Of all the 118 elements in the periodic table, many are solids at room temperature. While a number are gases, are only two elements are liquid at room temperature. These two are mercury and bromine.
Mercury with a melting point of minus 38.83 C (234.32 K, minus 7.89 F) and a boiling point of 356.73C (629.88 K, 674.11 F) is the most well known of these. Also known as quicksilver, mercury fills many a thermometer. Named after the planet and the Roman god Mercury, its symbol Hg comes from the Greek “hydrargyrum” meaning liquid silver. The atomic number of mercury, 80, puts the element in Group 12, Period 6 of the periodic table.
Mercury has numerous common uses. In addition to its use in thermometers, barometers and other scientific instruments, mercury extends the life of dry cell batteries. Its vapor is used in some fluorescent tubes as such it is seen in street lighting and illuminated advertisements.
Bromine (atomic number 35), a halogen found in Group 17, Period 4 of the periodic table, has a melting point of minus 7.2 C (265.95 K, 19.0 F) and boiling point of 58.8 C (331.95 K, 137.8 F). It is a brown smelly liquid and its name reflects this as it derives from the Greek word for stench “bromos”. It is toxic burning skin on contact and in vapor form irritating the nose, throat and eyes. While the pure element has little usage, silver bromide is valuable in photography. Before the introduction of unleaded petroleum ethylene dibromide, added to engines, prevented lead accumulation.
Although no other elements are liquid at room temperature, there are four others with melting points just above normal room temperature. The most common of these is the bright silver colored metal gallium (atomic number 31). This element, found in Group 13, Period 4 of the periodic table, has a melting point of 29.76 C (302.91 K, 85.57 F) and a boiling point of 2204 C (2477 K, 3999 F). This element’s large liquid range makes it ideal for use in high temperature thermometers. It is also used to form low-melting point alloys with a variety of metals.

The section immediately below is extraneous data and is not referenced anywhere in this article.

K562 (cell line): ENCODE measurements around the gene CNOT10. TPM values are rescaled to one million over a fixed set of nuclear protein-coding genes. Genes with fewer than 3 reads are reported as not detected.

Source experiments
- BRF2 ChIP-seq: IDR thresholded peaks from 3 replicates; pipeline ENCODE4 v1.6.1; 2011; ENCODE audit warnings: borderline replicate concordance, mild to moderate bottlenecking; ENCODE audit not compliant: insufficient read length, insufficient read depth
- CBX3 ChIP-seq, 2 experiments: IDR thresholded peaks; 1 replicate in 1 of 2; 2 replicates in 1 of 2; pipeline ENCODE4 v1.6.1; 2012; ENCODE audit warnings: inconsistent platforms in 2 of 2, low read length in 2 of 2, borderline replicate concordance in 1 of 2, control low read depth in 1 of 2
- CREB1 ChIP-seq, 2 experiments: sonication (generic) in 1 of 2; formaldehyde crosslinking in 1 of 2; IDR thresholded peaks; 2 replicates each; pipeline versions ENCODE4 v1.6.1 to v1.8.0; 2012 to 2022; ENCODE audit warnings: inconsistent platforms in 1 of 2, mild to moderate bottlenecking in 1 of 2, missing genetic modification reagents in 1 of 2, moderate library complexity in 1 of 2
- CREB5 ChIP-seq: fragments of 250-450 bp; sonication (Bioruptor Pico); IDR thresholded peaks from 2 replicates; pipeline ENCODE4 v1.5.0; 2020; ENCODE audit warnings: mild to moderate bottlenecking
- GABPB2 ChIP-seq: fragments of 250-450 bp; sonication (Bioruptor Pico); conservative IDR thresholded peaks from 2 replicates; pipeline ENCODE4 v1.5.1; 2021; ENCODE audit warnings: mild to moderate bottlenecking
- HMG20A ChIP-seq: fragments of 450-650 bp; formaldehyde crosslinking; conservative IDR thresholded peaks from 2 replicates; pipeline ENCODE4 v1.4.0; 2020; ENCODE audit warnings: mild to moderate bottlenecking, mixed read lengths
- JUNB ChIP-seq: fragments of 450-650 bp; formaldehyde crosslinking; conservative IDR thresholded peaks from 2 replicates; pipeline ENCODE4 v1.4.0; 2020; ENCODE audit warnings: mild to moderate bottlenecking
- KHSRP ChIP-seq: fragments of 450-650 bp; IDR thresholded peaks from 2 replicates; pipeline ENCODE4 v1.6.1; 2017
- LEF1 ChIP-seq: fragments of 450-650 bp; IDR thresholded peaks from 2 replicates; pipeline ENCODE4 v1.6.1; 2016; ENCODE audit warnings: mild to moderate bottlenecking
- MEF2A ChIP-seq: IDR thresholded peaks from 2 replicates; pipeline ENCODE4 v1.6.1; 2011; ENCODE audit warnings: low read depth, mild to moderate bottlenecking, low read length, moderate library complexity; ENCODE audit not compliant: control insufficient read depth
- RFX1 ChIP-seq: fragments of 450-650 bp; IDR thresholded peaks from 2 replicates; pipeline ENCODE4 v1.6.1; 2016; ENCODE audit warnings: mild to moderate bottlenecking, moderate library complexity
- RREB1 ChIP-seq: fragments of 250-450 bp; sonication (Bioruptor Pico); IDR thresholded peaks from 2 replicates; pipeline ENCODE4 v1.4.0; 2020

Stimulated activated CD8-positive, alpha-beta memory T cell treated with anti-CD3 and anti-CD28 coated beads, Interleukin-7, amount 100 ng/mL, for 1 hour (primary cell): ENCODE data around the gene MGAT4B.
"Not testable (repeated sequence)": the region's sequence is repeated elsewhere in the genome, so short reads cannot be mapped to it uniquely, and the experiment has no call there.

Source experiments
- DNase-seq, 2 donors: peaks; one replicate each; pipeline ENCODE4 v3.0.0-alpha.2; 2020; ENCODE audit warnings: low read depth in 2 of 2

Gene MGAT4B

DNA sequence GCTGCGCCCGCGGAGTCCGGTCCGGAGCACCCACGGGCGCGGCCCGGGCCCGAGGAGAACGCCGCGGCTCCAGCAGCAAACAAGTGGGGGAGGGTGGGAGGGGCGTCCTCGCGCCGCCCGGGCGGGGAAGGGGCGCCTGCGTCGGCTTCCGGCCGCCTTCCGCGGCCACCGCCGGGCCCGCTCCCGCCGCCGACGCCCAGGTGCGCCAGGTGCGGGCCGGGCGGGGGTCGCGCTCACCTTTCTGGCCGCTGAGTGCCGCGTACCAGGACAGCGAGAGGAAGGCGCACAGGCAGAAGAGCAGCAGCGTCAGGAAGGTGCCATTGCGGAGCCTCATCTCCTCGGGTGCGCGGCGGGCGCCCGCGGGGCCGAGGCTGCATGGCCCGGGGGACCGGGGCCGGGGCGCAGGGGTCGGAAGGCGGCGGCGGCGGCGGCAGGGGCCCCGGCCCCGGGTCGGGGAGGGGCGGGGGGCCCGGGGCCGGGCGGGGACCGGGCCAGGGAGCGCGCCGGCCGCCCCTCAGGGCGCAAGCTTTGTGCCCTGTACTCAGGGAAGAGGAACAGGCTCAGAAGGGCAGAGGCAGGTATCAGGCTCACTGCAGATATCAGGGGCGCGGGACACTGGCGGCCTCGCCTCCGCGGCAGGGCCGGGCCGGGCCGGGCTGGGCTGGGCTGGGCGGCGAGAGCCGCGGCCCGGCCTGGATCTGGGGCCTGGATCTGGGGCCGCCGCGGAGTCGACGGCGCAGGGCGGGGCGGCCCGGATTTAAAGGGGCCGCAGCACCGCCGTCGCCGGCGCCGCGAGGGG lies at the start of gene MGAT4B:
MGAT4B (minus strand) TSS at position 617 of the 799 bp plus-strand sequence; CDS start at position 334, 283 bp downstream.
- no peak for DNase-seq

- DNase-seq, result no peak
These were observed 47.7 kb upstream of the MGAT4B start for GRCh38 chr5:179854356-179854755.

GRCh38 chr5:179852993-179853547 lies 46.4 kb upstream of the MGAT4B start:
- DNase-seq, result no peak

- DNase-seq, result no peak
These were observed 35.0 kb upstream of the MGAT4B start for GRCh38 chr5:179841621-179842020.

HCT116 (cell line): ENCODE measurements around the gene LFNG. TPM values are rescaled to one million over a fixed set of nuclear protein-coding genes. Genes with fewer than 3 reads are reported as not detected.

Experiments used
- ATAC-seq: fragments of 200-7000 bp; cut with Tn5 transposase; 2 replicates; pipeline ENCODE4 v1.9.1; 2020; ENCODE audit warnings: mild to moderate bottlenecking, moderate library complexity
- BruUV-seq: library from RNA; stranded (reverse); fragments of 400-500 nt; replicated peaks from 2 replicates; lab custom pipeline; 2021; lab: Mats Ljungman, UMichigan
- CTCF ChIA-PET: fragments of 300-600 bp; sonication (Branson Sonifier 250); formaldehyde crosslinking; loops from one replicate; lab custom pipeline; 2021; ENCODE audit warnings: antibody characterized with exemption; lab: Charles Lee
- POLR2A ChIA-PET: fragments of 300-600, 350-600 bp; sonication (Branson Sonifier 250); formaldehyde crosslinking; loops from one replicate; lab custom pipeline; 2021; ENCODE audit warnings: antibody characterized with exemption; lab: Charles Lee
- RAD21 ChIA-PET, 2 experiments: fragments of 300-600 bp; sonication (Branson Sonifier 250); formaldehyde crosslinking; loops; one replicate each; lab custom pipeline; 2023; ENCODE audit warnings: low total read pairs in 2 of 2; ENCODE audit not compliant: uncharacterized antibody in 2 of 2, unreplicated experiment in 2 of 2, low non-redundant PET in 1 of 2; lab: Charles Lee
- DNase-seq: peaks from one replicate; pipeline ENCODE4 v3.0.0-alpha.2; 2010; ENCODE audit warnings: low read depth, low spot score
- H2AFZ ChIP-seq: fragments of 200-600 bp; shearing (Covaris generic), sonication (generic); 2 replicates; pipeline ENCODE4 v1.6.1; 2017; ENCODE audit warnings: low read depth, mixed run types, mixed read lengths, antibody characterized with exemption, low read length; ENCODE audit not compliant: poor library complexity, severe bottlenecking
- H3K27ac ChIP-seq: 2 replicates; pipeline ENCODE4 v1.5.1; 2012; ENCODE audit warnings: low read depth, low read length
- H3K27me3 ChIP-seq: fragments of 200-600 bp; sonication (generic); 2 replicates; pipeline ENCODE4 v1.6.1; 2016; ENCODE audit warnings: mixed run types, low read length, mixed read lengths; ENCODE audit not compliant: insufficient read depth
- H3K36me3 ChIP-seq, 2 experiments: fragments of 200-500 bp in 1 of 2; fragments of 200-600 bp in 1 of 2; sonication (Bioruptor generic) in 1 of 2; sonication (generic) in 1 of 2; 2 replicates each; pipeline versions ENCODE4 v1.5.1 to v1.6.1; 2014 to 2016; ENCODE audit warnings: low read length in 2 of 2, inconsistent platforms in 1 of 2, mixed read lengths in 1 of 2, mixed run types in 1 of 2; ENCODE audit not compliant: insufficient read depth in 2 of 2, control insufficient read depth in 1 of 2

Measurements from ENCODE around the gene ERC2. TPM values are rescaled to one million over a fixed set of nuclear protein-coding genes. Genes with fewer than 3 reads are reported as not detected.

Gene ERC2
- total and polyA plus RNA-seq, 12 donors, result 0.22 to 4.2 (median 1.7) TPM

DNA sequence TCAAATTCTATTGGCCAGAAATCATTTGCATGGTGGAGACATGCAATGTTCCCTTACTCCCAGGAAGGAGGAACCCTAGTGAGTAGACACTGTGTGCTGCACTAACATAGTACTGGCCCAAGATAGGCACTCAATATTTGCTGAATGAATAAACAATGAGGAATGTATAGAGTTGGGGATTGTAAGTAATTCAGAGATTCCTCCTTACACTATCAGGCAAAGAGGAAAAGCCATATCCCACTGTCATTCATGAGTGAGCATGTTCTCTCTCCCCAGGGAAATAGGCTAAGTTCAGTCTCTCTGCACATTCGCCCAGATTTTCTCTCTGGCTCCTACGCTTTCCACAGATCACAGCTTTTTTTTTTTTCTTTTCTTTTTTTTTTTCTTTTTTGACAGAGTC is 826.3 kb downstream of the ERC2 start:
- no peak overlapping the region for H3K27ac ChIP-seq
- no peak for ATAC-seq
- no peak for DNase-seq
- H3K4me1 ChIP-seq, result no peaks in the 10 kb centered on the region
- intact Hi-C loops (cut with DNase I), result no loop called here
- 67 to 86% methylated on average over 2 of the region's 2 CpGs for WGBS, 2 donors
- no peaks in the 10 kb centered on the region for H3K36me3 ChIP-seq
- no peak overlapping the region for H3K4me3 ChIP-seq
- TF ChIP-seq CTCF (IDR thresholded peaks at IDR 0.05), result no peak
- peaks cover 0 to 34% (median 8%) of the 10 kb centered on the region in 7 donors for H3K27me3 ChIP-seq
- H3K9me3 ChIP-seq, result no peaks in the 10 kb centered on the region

The other three elements are all alkali metals belonging to Group 1 of the periodic table. None of these is particularly common. Francium, a radioactive element with atomic number 87, is so rare that scientists estimate only one ounce of it exists on earth at any time! Its longest-lived isotope with a half-life of only 22 minutes is francium-223. Francium’s melting point is 27 C (300 K, 81 F) and its boiling point 677 C (950 K, 1250F).
The other two low melting point alkali metals are both highly reactive requiring storage under mineral oil to prevent them reacting with air. The first is rubidium (atomic number 37)with a melting point of 39.31 C (312.46 K, 102.76 F) and a boiling point of 688 C (961 K, 1270°F). The final element is cesium (atomic number 55) with a melting point of 28.44 C (301.59 K, 83.19 F) and a boiling point of 671 C (944 K or 1240 F). Vacuum tube technology uses both of these elements as “getters” to remove trace gases from the tubes. Atomic clocks are based on cesium.
Los Alamos National Laboratory Chemistry Division
Jefferson Laboratories Science Education website